You just … People just cross all these dark parking lots to get to the other side which obviously is not as visually appealing. I know things are still in the early stages, but what can you tell us about 1 Yonge, like what can we expect? What are you guys working on? I know it’s probably … Maybe you could give us some insight into the process in terms of how long it takes to get a massive project like this to market.
Anson Kwok: We’ve been actively working our proposals in with the city, and we’ve been actively working with them to continue to enhance the project. I think that just takes some time for the growth of it and things continue to constantly change and … Which is a phenomenal thing because I think the Waterfront is not a stagnant place. There’s definitely a lot of things happening in this Bayfront that’s constantly become different variables for us; but one thing is for sure is that we’ll definitely have residential towers partnered with couple of office buildings, which I think is a great thing for the live-work.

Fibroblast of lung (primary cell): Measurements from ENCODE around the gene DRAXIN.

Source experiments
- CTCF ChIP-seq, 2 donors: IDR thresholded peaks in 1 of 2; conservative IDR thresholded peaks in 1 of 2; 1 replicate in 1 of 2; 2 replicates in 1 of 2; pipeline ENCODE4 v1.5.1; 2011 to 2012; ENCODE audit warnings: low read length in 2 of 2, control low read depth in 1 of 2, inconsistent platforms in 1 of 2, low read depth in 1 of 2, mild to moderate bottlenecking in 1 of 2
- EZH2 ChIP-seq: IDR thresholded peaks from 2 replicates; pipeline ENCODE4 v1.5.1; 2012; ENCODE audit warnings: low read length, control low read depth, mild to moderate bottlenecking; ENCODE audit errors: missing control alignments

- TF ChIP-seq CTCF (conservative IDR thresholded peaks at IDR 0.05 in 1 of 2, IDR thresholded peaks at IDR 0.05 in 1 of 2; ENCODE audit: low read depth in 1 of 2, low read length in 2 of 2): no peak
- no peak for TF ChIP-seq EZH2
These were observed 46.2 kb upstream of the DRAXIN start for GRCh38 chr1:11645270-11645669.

For us, we’re looking at retail multiple-grade … Sorry, multiple floors of retail linked together, and also bring the PATH down. For us, bring the PATH is looking at it, so that we can really open up that entire gateway to the east Bayfront, and hopefully, make it a lot easier for even existing places like George Brown and Corus where people can actually walk underground if they need to, to get all the way over there, so experiences.
Andrew la Fleur: Like in terms of the PATH connection, like what … Where would it be coming from exactly, or what …?